We are three days into our Copenhagen experience and we are so happy to be here. I’ll be writing a post soon about how we’re settling in but here’s another snippet on our journey to get here.
The decision to move abroad isn’t an easy one and even once you’ve decided to go for it and have the backing of those you love, there are still obstacles to overcome. This post about resilience was written in December. It’s strange to think that less than two months ago we were in a very different position….
Written December 2016
I am reading a book about Danish parenting and one thing that keeps coming up is resilience.* I feel it’s what Rich and I need right now.
Resilience is something inherent in the Danish gene, apparently. According to the book I’m reading, Danes are realistic optimists; they turn negative situations into more positive ones and don’t get hung up on unnecessary negative information. This positive reframing is the key to being resilient and being resilient, is the key to success.** You follow?!
I know I have resilience, when I need it. In fact I’m sometimes a blind optimist and go for everything in the hope it will all work out. (Thinking a 3-4 hour round commute, to work a 10 or 12 hour shift, whilst breastfeeding/expressing and getting up 3 times a night with Lydia would be fiiinne!! I was wrong.)
But sometimes, just sometimes, I need a wallow. Rich doesn’t understand wallowing and has little patience for it, so a wallow will never stay around for long in our household. Tonight however, it’s lurking.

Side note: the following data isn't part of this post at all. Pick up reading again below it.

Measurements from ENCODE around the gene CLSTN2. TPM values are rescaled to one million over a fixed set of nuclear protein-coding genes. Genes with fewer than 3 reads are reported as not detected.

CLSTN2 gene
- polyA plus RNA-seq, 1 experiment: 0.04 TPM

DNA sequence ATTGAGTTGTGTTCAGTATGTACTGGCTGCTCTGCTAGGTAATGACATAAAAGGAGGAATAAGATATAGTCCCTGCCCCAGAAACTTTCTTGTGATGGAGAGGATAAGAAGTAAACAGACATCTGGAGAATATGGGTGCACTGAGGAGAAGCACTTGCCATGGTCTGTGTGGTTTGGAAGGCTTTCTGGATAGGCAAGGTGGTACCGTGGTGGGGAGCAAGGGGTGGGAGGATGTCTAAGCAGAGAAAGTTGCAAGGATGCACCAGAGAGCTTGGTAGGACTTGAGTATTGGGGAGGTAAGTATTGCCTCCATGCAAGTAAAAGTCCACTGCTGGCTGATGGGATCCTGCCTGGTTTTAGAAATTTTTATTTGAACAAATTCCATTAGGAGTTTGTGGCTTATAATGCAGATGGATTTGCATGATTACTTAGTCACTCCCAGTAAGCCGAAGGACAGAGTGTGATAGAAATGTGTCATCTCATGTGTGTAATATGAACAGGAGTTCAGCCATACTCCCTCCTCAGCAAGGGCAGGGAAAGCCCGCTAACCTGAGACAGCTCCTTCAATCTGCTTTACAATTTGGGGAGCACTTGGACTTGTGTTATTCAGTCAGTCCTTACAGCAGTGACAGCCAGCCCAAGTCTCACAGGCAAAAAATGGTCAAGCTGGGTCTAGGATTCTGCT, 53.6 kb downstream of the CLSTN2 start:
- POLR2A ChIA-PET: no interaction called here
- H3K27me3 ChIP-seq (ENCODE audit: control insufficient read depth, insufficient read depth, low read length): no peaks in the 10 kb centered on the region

It’s one week until Christmas, we have all been run-down with colds/man flu, Lydia is fighting sleep like a furious fiend and Rich hasn’t had any openings for work in Denmark. We still want to move in February but we’re not sure how and it now feels like we’re in limbo. We decided that Rich getting a job was going to be the catalyst for moving, so for the past two months we’ve put all our energy (what’s left of it after Lydia), into searching, Google translating, applying and approaching companies for Richie to work for. Once Rich has the job it makes registration easier, we’ll know where we should live, what rent we can afford, whether I can freelance, work full-time or part-time. But maybe we need to change our mindset and make it happen another way. It’s unfair having all that pressure on an elusive job. Looking at this from my Danish realistic optimism, we have things going for us that still make this a possible move. I am at a natural point in my career to try something new, Rich has a job to come back to, we know we can rent our house out quickly and easily and it’s there for us to come back to. We also have our family and friends rooting for us, both in England and Denmark. And then there’s Lydia. Our happy, adaptable, clever little bean who is at that golden pre-school age and will lap up the new experience in bounds.
We’ve talked about Plan B and Plan C so I think it’s time to implement them. Except right now we’re tired, and it’s nearly Christmas.
* Jessica Joelle Alexander and Iben Dissing Sandahl, The Danish Way of Parenting (Piatkus, 2016)
** Dean M, Becker, Harvard Business Review quoted in The Danish Way of Parenting (Piatkus, 2016)